A few months ago I tried to get my piano tuned. Ok, it's not 'my' piano, but it still deserved better.
My tuner stood me up.
I tried the next week - even took off work - and he cancelled.
And now, this week I tried to get it tuned before I left, so it would sound good for whoever begins playing behind me.
And he cancelled again.
I seriously need a new piano tuner.
There is something about a piano out of tune that hurts. Yeah, I know it's stupid. But for just a few weeks each year, I get to experience what it sounds like perfected. And it's wonderful.
And then, slowly the tones dull, or sharpen, they no longer blend as well as you know they could.
It's not bad. It still sounds like a piano. But it's far less than the music you know it could make.
Maybe if you play a guitar, or violin, any stringed instrument that you're constantly tuning - you know what I'm talking about.
Listening to it, you just feel a little dissatisfied.
It was a gift. A gift it looks like I won't be able to give.
I had hoped that when whichever one of them sat down to play, that they'd notice it wasn't the same sound they were used to hearing. The keys don't even feel like they move the same way after a good tune. It makes you feel like you're a better musician than you really are. But the music... does something to you.
At least it does something to me.
And I had hoped they would find in themselves a love for music, a love for the piano, that made them a better player. Not necessarily because they physically play better, but because they play absolutely loving the music.
What are the odds? God, could you please raise up a musician for them that has Your melody in their heart so vibrantly that they cannot help but play. Whatever the instrument, whatever their talent, whatever their worry about not being good enough. Let that need to play the melody be so strong they can't help but play.
It seems foolish even to my own ears, or in this blogs case "my own eyes" to see music as so important. And maybe it's one of those things that each person thinks about their own passions. Preachers probably think preaching is most important. The church secretary probably thinks the money is important. Musicians think music is important.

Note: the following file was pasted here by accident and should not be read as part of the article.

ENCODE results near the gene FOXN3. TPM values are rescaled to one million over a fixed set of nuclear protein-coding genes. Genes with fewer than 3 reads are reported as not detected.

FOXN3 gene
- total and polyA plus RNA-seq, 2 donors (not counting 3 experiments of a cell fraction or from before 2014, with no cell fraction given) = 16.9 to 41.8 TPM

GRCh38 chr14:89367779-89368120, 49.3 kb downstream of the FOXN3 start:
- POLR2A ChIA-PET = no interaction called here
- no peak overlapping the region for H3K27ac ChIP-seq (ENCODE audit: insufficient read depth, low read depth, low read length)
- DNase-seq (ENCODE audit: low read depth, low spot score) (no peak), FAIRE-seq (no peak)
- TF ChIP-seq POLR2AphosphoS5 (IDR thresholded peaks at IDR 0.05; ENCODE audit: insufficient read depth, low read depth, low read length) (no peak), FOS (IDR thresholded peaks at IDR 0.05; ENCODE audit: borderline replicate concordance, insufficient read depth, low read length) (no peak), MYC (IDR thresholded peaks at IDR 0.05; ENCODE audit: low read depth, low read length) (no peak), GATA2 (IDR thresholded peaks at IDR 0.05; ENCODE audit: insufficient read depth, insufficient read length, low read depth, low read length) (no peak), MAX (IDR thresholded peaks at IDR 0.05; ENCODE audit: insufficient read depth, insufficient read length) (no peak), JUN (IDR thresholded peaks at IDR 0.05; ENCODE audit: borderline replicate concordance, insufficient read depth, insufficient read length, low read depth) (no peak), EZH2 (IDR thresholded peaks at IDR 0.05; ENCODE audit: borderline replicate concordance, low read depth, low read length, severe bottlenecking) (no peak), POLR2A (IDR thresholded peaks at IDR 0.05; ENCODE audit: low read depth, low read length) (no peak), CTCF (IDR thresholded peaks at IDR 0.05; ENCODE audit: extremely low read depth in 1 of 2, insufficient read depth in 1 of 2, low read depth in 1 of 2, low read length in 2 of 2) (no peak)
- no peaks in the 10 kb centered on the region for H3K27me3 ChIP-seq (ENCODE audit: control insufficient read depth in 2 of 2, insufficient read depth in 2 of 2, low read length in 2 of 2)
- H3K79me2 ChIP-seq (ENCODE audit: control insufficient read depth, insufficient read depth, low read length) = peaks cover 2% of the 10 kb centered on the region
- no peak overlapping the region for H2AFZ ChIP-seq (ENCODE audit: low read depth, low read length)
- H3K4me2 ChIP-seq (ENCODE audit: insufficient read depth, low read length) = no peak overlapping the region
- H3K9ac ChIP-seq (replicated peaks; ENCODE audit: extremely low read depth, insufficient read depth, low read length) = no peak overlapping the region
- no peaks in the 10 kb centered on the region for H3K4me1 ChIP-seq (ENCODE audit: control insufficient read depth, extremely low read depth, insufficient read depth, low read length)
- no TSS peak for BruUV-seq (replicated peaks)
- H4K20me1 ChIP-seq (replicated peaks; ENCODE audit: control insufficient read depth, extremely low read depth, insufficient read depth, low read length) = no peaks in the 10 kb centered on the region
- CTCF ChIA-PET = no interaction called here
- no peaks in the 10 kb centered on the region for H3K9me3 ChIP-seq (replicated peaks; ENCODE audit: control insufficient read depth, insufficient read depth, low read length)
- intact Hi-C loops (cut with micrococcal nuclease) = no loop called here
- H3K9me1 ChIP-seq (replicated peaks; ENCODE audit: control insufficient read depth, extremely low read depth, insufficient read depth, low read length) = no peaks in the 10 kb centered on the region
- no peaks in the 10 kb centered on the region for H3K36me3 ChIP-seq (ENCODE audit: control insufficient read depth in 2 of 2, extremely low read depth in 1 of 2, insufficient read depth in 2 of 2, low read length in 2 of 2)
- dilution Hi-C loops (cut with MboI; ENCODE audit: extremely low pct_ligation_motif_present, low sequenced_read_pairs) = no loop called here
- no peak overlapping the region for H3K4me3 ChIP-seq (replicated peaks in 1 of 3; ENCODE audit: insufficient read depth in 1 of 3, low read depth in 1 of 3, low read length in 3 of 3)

But I hope this church learns to love music. To love the song. To love the worship of singing so much that it makes them weak in the knees and they can't explain why.
I hope they find themselves worshipping in the car, in the grocery store, in the 29 second walk from building to car each day. I hope they begin to listen to the words of the songs and realize what a story they tell. I pray they never "just sing" a single solitary song for the rest of their lives.
I hope they find rapture, pure and utter rapture in their 20 minutes of singing each service. So much so that the service runs late because no one wants to stop. I pray they find themselves singing their own songs over the melody - thanking their Savior personally because the words can't be held back - rather than forever worshipping with other peoples words.
I pray that their worship begins to change the entire church family. As one watches the other worship and they enter in, a third watches on and chooses to enter in as well, and so on until people driving by are simply compelled to step in to see what's going on.
And when they come in, yes they'll find teaching available, but more than anything they'll find people worshipping God.
I'm tellin' you, musicians think music is the be all and the end all.
If God could work this awesome miracle, then I'm sure He can do it even with the piano out of tune, or no musicians at all.